These things were widely advertised in newspapers during the early 20th Century, promoted as a "guaranteed cure" for just about everything, but particularly for piles and constipation. As the American Journal of Gastroenterology
notes, they do actually have some legitimate medical uses. But in 1940 the federal government sued the Dr. Young company for making misleading claims, and after that the ads stopped appearing in newspapers. Read more about the history of these dilators at The Quack Doctor
What exactly were the ingredients of Nervine
that made it sell effectively for many decades?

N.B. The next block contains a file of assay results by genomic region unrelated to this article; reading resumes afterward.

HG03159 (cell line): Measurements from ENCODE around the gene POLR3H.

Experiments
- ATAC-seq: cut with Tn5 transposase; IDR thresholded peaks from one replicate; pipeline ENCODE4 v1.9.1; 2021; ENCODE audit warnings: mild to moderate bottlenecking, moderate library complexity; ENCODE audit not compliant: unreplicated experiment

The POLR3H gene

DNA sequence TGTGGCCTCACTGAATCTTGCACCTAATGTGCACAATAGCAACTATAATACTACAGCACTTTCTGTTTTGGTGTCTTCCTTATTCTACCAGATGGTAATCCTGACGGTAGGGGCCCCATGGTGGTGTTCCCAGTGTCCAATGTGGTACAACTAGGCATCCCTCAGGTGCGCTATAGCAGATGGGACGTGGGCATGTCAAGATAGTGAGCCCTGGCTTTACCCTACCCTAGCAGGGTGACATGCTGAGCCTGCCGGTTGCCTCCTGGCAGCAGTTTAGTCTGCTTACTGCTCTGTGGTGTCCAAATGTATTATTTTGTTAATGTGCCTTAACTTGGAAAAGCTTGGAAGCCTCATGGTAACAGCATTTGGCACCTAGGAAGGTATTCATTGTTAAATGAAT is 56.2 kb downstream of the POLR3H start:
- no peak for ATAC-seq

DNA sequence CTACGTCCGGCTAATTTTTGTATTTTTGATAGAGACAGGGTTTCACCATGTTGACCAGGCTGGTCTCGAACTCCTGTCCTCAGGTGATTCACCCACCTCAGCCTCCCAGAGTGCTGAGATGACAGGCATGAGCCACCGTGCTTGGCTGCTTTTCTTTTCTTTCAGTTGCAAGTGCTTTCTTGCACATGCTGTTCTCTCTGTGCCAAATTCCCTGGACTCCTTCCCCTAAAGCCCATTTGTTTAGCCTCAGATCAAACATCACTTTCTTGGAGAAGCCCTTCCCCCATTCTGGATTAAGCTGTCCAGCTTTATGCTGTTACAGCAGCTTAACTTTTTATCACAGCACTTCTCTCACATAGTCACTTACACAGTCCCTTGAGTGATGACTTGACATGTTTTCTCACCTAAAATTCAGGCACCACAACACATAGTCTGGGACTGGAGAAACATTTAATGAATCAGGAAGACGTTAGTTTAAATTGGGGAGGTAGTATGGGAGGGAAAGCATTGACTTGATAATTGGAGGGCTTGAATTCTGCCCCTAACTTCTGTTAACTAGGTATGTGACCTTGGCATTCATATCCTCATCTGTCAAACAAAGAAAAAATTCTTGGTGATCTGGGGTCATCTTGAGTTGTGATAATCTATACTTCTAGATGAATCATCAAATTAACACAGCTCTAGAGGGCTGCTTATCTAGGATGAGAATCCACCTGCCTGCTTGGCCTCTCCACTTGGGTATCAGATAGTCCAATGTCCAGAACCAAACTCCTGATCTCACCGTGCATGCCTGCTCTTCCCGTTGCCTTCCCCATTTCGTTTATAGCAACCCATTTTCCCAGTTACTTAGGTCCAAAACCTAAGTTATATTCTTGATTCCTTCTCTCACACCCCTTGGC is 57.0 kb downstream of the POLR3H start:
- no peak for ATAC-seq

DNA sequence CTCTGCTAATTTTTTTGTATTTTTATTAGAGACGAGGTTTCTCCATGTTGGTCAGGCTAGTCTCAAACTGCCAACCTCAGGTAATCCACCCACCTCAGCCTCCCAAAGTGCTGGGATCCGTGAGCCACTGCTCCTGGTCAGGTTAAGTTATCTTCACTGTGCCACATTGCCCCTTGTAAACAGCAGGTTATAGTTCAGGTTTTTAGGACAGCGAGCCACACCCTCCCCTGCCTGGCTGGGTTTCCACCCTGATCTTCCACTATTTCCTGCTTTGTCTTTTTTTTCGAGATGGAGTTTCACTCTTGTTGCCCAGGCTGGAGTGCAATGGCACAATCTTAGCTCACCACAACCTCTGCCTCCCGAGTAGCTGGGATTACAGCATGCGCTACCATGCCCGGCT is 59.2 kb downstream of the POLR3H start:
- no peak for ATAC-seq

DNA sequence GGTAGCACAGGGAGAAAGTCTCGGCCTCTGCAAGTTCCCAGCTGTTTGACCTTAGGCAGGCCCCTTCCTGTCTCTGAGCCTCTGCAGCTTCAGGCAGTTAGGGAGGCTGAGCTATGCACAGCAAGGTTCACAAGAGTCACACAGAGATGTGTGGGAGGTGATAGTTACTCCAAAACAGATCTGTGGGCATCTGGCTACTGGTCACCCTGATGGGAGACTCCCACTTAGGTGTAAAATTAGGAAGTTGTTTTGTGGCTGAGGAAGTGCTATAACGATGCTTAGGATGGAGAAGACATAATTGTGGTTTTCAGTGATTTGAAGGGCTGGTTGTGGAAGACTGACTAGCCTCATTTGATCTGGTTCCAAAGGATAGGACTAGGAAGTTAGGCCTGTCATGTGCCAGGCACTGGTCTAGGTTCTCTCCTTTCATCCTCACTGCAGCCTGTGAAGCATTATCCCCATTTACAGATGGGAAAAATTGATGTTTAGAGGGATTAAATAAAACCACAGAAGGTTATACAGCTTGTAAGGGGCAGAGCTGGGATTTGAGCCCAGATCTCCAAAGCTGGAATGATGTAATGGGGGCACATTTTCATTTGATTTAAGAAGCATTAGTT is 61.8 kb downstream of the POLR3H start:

Read all about it here.
Is it just me, or was there more creativity in the old days, when you could use "any fruit or vegetable" with Mr. Potato Head, and arrange the features anyplace on the head, instead of in the pre-drilled slots?
I was also curious if "play doctor" sets were still made, and they certainly are, as you can see in the link below. Thank goodness children are still abetted in their, ahem, innocent early vocational explorations!
Beware of the "neck-breathers" among us!
The lesson? If only doctors could build our cars.
From an era when "laxative" obviously meant something different than today--I hope!
Original (full) ad here.
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